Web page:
After reading the latest entry at Seven Imps I've been thinking a lot about the importance of establishing boundaries. We build boundaries in very nearly every aspect of our lives, from how far we'll go on a first date to how much mess we'll allow to appear in our kid's room before we demand some serious cleaning. Boundaries are important or you can kill yourself trying to be a super parent (or kill your kid dragging him from one class/event to another) or lose your mind trying to be the best employee in the history of your company. We decide how much personal information we will share with casual friends, how long we let the grass grow before cutting it and how bloody a movie can be before we turn it off.
Boundaries are common in our personal lives yet we seem to miss that point when it comes to blogging.
I'm not talking about an Emily Gould-like compulsion to share it all, but among lit bloggers there seems to be a stage that many go through in which the desire to be all things to all publishers and authors leads to burnout. Unless I'm mistaken a mini case of that is what is going on at Seven Imps with Jules and Eisha and as someone who has watched their site with absolute awe, I'm not surprised.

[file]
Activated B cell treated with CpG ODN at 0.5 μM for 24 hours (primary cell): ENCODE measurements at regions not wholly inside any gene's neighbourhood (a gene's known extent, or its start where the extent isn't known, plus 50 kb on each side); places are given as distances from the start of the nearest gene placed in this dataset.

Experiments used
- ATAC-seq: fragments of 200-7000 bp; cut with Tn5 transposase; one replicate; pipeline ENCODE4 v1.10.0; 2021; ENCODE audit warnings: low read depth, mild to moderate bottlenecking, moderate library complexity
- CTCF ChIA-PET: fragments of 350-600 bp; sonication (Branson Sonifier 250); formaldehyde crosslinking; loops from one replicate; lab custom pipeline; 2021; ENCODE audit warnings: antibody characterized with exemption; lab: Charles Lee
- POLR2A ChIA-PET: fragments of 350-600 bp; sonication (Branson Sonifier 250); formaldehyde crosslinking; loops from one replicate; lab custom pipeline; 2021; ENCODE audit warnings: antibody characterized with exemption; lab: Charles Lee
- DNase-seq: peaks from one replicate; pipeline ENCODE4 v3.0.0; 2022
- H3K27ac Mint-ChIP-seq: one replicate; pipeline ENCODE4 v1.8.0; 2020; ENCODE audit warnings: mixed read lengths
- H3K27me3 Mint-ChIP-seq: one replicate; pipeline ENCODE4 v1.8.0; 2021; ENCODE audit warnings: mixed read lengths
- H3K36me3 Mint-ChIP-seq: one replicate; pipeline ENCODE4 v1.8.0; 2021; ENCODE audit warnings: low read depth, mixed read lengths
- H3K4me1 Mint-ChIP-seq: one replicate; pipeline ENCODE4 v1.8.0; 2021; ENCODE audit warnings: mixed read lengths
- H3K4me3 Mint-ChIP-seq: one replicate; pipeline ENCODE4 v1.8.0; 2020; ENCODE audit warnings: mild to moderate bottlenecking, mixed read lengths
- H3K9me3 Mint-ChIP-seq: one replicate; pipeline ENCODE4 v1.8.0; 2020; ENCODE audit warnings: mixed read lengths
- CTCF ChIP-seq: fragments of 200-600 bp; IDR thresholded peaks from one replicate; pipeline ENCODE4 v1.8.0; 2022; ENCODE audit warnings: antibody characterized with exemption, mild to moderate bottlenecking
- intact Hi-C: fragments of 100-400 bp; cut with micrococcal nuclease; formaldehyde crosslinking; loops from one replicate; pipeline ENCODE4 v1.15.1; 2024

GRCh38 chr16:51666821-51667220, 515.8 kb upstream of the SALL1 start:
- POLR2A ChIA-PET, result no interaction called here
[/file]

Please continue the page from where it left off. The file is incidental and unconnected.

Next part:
No one could keep that level of gorgeous up six days a week without popping at some point; it was just bound to happen.
Please don't think I'm picking on Seven Imps - as I said, I love their site and I think they are amazingly talented. But we all go through a period where we realize that we can't read and review everything and then we have to figure out what works for us - individually. The same thing happened to me in the first year of reviewing for Bookslut & Eclectica. I've slowly pulled back from everything as I've spread myself wider. Next month will be one of the few features I've done for Bookslut in a long time. It's all a matter of finding your balance and creating the boundaries that work best with the rest of your life.
I'm not going to write specifically about what works for me - how many books, how many reviews, how many bookish posts to this blog, etc. (Actually there is no formula so I couldn't give you concrete numbers even if I wanted to.) The point is not to read, review, recommend, blog or write like I do - it's to do it in a way that works best for you. I don't think it is impossible to juggle running a popular and intelligent web site along with everything else in your life; you just have to get the right mix.
That might mean only blogging four days a week as opposed to six, or only doing reviews once a week as opposed to every day. You just have to find the way of living in the lit blogosphere that you are most comfortable with. I will say that the last thing in the world anyone should do is worry about everyone else (publishers, authors, illustrators, bloggers) when figuring out your own schedule. As long as you are out there writing about books everyone else will come along for the ride, I promise.
And that counts double for Jules & Eisha - you guys rock and whatever you decide to do with Seven Imps, we will all still be reading.